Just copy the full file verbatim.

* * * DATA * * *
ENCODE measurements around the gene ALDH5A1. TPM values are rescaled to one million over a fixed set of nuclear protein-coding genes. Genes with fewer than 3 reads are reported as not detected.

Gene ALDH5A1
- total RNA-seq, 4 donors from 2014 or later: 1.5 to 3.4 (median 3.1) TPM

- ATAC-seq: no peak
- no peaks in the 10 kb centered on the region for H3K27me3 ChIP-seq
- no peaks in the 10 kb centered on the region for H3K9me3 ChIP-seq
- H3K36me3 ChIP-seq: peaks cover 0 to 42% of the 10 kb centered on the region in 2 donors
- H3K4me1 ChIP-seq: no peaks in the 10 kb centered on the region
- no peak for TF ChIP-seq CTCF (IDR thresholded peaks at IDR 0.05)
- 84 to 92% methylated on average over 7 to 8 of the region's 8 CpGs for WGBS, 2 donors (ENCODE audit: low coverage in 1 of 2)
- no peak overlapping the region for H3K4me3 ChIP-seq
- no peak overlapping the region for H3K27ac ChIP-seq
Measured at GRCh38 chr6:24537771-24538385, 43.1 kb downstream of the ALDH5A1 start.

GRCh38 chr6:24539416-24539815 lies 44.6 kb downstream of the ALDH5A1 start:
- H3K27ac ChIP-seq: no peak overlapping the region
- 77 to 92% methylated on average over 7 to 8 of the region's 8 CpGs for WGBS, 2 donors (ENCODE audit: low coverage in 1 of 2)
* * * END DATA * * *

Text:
ENCODE measurements around the gene ALDH5A1. TPM values are rescaled to one million over a fixed set of nuclear protein-coding genes. Genes with fewer than 3 reads are reported as not detected.

Gene ALDH5A1
- total RNA-seq, 4 donors from 2014 or later: 1.5 to 3.4 (median 3.1) TPM

- ATAC-seq: no peak
- no peaks in the 10 kb centered on the region for H3K27me3 ChIP-seq
- no peaks in the 10 kb centered on the region for H3K9me3 ChIP-seq
- H3K36me3 ChIP-seq: peaks cover 0 to 42% of the 10 kb centered on the region in 2 donors
- H3K4me1 ChIP-seq: no peaks in the 10 kb centered on the region
- no peak for TF ChIP-seq CTCF (IDR thresholded peaks at IDR 0.05)
- 84 to 92% methylated on average over 7 to 8 of the region's 8 CpGs for WGBS, 2 donors (ENCODE audit: low coverage in 1 of 2)
- no peak overlapping the region for H3K4me3 ChIP-seq
- no peak overlapping the region for H3K27ac ChIP-seq
Measured at GRCh38 chr6:24537771-24538385, 43.1 kb downstream of the ALDH5A1 start.

GRCh38 chr6:24539416-24539815 lies 44.6 kb downstream of the ALDH5A1 start:
- H3K27ac ChIP-seq: no peak overlapping the region
- 77 to 92% methylated on average over 7 to 8 of the region's 8 CpGs for WGBS, 2 donors (ENCODE audit: low coverage in 1 of 2)